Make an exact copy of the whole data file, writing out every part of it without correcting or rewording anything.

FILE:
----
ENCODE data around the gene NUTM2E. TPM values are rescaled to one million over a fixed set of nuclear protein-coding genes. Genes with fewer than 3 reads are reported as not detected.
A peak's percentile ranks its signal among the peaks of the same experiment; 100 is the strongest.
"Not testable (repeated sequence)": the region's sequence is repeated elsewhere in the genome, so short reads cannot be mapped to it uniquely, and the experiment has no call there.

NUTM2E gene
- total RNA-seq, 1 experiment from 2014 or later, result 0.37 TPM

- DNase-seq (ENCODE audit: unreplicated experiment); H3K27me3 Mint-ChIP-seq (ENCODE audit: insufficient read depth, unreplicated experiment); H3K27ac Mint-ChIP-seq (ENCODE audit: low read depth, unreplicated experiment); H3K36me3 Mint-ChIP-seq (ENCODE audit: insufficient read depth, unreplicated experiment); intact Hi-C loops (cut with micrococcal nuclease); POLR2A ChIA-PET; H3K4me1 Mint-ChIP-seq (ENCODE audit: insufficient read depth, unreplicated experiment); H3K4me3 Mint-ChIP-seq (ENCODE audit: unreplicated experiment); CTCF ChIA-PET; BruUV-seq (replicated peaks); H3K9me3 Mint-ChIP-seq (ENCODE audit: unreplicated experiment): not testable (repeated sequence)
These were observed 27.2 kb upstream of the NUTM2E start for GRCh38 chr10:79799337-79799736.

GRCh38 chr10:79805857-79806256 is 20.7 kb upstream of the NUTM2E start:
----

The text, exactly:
ENCODE data around the gene NUTM2E. TPM values are rescaled to one million over a fixed set of nuclear protein-coding genes. Genes with fewer than 3 reads are reported as not detected.
A peak's percentile ranks its signal among the peaks of the same experiment; 100 is the strongest.
"Not testable (repeated sequence)": the region's sequence is repeated elsewhere in the genome, so short reads cannot be mapped to it uniquely, and the experiment has no call there.

NUTM2E gene
- total RNA-seq, 1 experiment from 2014 or later, result 0.37 TPM

- DNase-seq (ENCODE audit: unreplicated experiment); H3K27me3 Mint-ChIP-seq (ENCODE audit: insufficient read depth, unreplicated experiment); H3K27ac Mint-ChIP-seq (ENCODE audit: low read depth, unreplicated experiment); H3K36me3 Mint-ChIP-seq (ENCODE audit: insufficient read depth, unreplicated experiment); intact Hi-C loops (cut with micrococcal nuclease); POLR2A ChIA-PET; H3K4me1 Mint-ChIP-seq (ENCODE audit: insufficient read depth, unreplicated experiment); H3K4me3 Mint-ChIP-seq (ENCODE audit: unreplicated experiment); CTCF ChIA-PET; BruUV-seq (replicated peaks); H3K9me3 Mint-ChIP-seq (ENCODE audit: unreplicated experiment): not testable (repeated sequence)
These were observed 27.2 kb upstream of the NUTM2E start for GRCh38 chr10:79799337-79799736.

GRCh38 chr10:79805857-79806256 is 20.7 kb upstream of the NUTM2E start: